Students find a future through ORNL summer jobs

Summer work at ORNL is offering valuable experience for grad students. July 31, 2015

(WBIR) - College students are getting a closer look into nature through a different kind of summer job thanks to the Oak Ridge National Laboratory.

Every summer, students work with ORNL researchers on multiple projects that both help the students with their schooling and help the researchers advance their work.

"The student gives a lot to us, too, and helps us. And it's nice to know you're helping someone," said ORNL Environmental Scientist John Smith.

Smith works with University of Tennessee graduate student Chelsea Standish. She is working on her thesis project while working on sampling insects.

"We are collecting four different groups: looking for earthworms, isopods, wolf spiders and herbivorous insects," said Standish.

She works with Smith and another researcher out in the field and said it's a better experience than in a classroom.

"I get to be outside, which is really nice in the summer instead of being cooped up in the lab the whole entire time. I like to be able to sit and observe all the different things that are around," said Standish.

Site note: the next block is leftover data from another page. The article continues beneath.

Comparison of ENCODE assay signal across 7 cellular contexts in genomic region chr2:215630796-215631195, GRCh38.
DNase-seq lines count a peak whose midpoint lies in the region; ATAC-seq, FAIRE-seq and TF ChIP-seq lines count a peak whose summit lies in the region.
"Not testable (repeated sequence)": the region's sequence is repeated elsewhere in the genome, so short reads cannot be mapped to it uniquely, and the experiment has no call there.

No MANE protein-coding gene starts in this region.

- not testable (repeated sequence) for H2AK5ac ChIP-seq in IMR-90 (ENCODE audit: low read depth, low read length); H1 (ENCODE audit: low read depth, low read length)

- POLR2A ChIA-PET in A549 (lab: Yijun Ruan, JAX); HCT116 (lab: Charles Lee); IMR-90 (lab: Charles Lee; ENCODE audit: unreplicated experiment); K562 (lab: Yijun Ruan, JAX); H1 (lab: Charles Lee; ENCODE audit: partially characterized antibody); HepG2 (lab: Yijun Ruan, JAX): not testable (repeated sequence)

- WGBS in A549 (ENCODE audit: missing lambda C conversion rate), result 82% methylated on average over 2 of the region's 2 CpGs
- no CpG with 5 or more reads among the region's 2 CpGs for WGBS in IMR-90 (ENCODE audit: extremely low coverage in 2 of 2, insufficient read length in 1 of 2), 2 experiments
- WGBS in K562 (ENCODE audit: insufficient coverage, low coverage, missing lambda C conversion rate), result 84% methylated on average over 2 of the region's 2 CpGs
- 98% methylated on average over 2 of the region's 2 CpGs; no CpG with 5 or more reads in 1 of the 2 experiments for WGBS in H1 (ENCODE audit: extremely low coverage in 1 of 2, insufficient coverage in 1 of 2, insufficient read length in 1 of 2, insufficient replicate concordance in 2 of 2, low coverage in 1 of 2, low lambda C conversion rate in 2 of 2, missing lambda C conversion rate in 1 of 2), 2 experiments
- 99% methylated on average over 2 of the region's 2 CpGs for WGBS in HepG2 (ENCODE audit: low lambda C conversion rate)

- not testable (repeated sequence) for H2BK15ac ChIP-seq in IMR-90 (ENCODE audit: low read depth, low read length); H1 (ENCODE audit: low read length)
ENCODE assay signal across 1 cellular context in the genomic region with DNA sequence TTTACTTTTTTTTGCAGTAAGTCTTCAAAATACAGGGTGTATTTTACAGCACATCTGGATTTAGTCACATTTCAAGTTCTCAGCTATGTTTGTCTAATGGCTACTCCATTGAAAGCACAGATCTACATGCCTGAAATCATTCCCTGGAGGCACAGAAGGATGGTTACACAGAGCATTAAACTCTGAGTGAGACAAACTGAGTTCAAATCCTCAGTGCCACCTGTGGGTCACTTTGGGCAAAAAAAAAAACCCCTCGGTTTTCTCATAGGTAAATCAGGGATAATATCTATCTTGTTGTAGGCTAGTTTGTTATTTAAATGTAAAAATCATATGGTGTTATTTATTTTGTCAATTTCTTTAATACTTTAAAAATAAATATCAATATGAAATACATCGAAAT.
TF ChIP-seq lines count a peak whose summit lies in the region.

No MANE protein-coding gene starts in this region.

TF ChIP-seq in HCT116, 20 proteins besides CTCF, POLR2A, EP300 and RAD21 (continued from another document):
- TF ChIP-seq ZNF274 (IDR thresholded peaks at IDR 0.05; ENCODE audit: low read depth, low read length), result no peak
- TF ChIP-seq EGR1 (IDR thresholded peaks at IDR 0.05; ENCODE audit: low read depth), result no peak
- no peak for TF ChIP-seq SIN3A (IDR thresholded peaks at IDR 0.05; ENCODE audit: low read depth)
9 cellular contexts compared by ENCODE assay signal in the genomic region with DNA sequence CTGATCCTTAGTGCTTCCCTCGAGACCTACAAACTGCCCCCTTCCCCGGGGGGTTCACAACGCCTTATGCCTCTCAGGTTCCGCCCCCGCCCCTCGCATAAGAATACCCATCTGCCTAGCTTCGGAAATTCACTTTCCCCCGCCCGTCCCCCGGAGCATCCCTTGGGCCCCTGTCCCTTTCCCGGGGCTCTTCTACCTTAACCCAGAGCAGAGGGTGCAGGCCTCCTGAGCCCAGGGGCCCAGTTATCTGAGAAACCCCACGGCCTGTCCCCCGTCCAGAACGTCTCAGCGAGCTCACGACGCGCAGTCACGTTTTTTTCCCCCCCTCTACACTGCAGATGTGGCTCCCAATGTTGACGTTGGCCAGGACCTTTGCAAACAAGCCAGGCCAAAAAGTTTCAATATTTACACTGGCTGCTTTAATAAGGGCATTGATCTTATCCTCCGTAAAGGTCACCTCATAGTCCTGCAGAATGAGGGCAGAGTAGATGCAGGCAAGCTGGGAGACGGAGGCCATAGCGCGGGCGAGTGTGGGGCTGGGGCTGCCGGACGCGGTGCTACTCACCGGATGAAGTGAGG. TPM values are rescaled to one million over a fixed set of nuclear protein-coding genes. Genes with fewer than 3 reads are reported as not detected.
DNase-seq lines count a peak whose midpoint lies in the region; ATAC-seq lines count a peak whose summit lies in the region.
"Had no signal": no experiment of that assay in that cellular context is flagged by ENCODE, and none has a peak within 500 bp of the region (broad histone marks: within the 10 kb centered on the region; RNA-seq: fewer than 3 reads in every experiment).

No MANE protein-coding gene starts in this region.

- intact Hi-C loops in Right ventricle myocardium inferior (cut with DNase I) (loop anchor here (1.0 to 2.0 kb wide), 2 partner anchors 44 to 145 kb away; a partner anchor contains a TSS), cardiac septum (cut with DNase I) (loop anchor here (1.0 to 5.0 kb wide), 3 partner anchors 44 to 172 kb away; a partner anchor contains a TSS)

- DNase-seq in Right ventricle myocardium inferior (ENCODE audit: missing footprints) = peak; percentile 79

The goal of this sampling is to look at the movement of mercury through different kinds of insects. Sampling them helps test the levels at certain locations.

"Mercury is kind of a global pollutant, so it's helping us understand where and how it travels," said Standish.

This kind of summer work is helping her decide her career path, too.

"Hopefully I can find something that's similar to this where I can be out in the field searching and also spending some time in the lab getting to look at them up close," said Standish.

Megan Fork is another student employee who came from Duke University. She just finished her third year in school there, and has two more years left.

"I had an opportunity to work here at Oak Ridge at some of the reservoirs, and it was too good to pass up," said Fork.

She uses a canoe and takes water samples out in East Tennessee reservoirs.

"For me, my overall personal goal is to understand the world better. But also we hope to understand how cities impact the world around them and how we can design cities to have less of a negative impact on the water. Especially the water in reservoirs that we or eventually someone is drinking," said Fork.

She said the experience has opened her eyes toward more career options.

"It is one of many options that I am considering. And the way the job market is right now, I kind of have to be open to everything, so it's a really great way to see what this kind of career could look like," said Fork.

Standish is going into her last year at UT for grad school. She continues to work on entomology projects through the university. Fork said the work lines up well with her work at Duke, which focuses more on city streams than reservoirs.


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